How to Implement Full-Text Search in ASP.NET MVC - Another Example
This tutorial is similar to my previous tutorial (How to Implement Search in ASP.Net MVC 6) but provides an alternate method for achieving the same results: How to implement full-text search of static content in ASP.NET MVC 6, MVC 5, MVC 4 or MVC 3. The content I'm referring to is the text inside of your .cshtml files but this method can also be used to search static .html files. This article does not cover searching database data such as in SQL Server.
In this tutorial I'll be using a Visual Studio Extension called MVC Search for Visual Studio 2015 (available here). If you're using a legacy version of Visual Studio you will want to get the Visual Studio Extension for your version, e.g. MVC Search for Visual Studio 2013, etc. Let's get started!
Installing the Visual Studio Extension
If you downloaded the extension from the above link. You can install it by: Closing Visual Studio and double-clicking on the .vsix file (fig .5). If you've done this, you can skip the next paragraph.
If you haven't downloaded the extension, you can install it directly from Visual Studio. Simply select the Tools menu, then Extensions and Updates to open the Extensions and Update popup. In the popup make sure that Online is selected then type "_mvc search for visual studio" in the search box (fig 1). Once you've located the extension, click the Download button then the Install button.
Creating the Visual Studio Project
We'll start by creating a Visual Studio project. I'll be creating a Visual Studio 2015 project but the steps are nearly identical for all versions of Visual Studio. From the New Project dialog box, expand Templates and select Visual C# then Web (fig 3). You'll notice there are new project templates for _MVC Search projects, select _MVC Search Internet Application and click OK. You may get a popup asking you to configure Micorosoft Azure settings. Just click the Cancel button here.
What the MVC Search VS Extension Installs
The MVC Search VS Extension adds the following to your project: a reference to the MvcSearch10.dll, a stylesheet in the Content folder called mvcSearch.css, several views in a folder named MvcSearch, and appSettings to your web.config file. For now just keep in mind that your project contains these additional items.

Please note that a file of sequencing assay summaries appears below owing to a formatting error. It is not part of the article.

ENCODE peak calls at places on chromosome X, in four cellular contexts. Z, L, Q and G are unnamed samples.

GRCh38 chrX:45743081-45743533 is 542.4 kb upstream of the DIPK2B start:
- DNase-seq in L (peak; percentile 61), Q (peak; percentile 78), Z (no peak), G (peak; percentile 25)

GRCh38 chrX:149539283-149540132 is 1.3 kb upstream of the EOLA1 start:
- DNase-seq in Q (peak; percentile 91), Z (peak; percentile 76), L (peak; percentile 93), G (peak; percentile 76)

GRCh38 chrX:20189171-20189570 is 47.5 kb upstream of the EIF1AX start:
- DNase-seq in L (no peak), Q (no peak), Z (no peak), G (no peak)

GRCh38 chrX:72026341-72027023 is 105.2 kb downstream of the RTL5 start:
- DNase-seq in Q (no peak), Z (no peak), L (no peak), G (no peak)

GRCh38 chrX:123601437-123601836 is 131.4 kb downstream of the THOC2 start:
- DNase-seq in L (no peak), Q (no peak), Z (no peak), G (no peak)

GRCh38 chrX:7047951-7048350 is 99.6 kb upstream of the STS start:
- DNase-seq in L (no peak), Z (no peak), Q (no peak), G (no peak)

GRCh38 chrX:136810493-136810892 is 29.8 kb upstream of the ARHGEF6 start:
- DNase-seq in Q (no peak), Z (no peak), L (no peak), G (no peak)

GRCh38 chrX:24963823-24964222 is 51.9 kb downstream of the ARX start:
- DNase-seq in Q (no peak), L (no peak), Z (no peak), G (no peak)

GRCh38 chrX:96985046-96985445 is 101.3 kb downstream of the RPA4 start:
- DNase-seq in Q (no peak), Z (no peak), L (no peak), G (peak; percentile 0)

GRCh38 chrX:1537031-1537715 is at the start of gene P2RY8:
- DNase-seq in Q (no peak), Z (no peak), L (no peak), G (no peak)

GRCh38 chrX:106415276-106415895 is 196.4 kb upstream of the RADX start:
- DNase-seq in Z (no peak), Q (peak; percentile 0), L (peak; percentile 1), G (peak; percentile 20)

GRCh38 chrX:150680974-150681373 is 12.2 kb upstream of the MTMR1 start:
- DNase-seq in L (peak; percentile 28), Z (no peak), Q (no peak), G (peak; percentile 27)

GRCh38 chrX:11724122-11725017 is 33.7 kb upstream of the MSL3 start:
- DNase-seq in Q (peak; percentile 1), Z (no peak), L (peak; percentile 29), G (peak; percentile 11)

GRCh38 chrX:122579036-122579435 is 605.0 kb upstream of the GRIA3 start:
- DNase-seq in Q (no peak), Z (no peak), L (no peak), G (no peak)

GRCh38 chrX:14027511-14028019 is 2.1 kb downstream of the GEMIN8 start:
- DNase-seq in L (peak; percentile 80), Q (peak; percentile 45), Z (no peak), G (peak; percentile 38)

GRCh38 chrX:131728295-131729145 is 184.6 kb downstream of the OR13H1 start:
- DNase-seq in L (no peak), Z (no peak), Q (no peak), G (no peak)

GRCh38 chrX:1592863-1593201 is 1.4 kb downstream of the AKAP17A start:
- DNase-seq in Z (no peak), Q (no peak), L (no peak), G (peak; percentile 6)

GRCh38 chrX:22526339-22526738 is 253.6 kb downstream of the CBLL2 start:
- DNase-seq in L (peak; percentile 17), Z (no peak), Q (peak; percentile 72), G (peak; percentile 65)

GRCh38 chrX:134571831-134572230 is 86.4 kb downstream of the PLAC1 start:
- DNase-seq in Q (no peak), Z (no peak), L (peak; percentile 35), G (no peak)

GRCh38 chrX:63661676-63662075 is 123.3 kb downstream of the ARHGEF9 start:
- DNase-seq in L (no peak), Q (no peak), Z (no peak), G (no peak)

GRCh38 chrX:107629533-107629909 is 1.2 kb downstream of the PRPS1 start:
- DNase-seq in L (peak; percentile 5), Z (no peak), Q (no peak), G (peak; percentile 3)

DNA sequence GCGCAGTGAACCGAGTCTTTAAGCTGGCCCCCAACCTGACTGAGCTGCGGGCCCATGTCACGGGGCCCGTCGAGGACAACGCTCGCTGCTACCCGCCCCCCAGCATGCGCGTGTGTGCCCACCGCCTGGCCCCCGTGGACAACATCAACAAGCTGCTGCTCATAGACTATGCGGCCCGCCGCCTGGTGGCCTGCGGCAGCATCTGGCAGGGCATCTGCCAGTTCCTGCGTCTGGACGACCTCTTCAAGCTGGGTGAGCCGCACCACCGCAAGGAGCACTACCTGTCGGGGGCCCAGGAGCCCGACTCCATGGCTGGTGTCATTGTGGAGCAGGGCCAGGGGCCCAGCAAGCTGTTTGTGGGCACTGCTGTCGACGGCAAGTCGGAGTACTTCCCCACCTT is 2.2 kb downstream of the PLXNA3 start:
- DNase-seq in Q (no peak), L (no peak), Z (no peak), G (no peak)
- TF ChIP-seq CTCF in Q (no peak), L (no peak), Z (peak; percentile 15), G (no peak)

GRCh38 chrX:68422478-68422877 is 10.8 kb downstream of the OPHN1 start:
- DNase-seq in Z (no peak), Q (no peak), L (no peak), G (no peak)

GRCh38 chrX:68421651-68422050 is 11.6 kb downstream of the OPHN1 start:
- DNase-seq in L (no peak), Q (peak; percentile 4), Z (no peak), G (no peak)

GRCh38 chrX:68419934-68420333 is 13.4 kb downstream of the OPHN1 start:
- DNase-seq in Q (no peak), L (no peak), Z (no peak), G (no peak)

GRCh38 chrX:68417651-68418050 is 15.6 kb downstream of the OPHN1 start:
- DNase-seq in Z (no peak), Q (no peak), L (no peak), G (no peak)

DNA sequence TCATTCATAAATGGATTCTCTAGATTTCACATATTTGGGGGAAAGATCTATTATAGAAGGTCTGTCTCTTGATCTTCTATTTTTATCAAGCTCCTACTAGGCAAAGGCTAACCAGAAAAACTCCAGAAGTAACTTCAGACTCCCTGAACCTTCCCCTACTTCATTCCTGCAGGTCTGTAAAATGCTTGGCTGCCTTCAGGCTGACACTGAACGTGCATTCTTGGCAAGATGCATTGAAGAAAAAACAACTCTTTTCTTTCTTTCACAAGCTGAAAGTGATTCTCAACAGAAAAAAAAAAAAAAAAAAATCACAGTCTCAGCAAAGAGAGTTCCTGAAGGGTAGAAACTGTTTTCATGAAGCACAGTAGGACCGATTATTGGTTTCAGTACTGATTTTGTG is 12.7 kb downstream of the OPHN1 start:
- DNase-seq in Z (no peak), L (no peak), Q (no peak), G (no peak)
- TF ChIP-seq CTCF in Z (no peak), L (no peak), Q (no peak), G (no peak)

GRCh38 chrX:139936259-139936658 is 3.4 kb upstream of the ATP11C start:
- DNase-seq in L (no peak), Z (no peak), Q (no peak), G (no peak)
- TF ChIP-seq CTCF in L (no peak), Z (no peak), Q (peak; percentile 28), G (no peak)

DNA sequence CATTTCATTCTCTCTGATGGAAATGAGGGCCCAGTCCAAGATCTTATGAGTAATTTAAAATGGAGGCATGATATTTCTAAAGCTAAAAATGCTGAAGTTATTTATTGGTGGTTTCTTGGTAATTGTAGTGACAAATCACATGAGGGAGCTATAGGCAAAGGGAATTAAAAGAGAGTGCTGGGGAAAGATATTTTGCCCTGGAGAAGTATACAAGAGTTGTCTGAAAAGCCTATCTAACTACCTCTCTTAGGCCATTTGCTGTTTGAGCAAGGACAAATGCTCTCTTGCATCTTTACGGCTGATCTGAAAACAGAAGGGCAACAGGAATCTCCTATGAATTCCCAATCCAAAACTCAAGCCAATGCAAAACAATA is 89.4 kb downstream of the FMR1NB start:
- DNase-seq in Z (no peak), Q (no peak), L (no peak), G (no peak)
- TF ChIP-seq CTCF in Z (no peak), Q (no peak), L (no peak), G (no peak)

Before you can run the project, you'll need to specify your website's virtual root. Right-click on the project in Solution Explorer and select Properties. In the project properties window, click Web and locate the Project Url and make a note of it (fig 4). You'll need to enter this in a web.config setting.
Open the web.config file in the root directory and locate the <appSettings> section. You'll notice there are new entries that begin with mvcSearch_. If the entries are all in one line you may want to insert Returns to make them easier to read. For the mvcSearch_VirtualRoot entry specify your project's Url.
We can now run our project. We won't be debugging anything so we can press Ctrl+F5.
When the home page renders you'll notice a search box to the right of the menu items (fig 8). This is the mini-search page. Type "Home" into the box and press enter. This will execute a search. Since we have not yet built our search catalog, a new catalog will be built by crawling the pages in the site (fig 9) and then cached for future searches. As soon as the catalog is built the search results for "Home" are returned.
Additionally, once the catalog is cached Autocomplete searches are available from the mini-search form. To run an Autocomplete search simply type a few characters (at least 3) into the mini-search form. Search results will immediately appear below the mini search form.
There's much more, like the Advanced Search view, which allows you more control over your search criteria. You can access the Advanced Search view by clicking Go on the mini-search without any search criteria. Alternatively, you can simply request: /MvcSearch/Search . You can also specify synonyms using the /MvcSearch/AddEditSynonym page. For more information see /Docs/MvcSearch/Index
Finally, there are lots of web.config configuration settings that you can tweak to get everything just right, the most important of which are the following:
- mvcSearch_xmlCatalog - if true creates an XML catalog, false creates a binary catalog.
- mvcSearch_FileFilter - | separated list of files to index.
- mvcSearch_ignoreFile - | separated list of files to ignore (not index). Supports partial names.
- mvcSearch_ignoreDirs - | separated list of directories to ignore.
- mvcSearch_enableAutocomplete - if true executes search as the user types characters.
Good luck in your MVC Search adventure!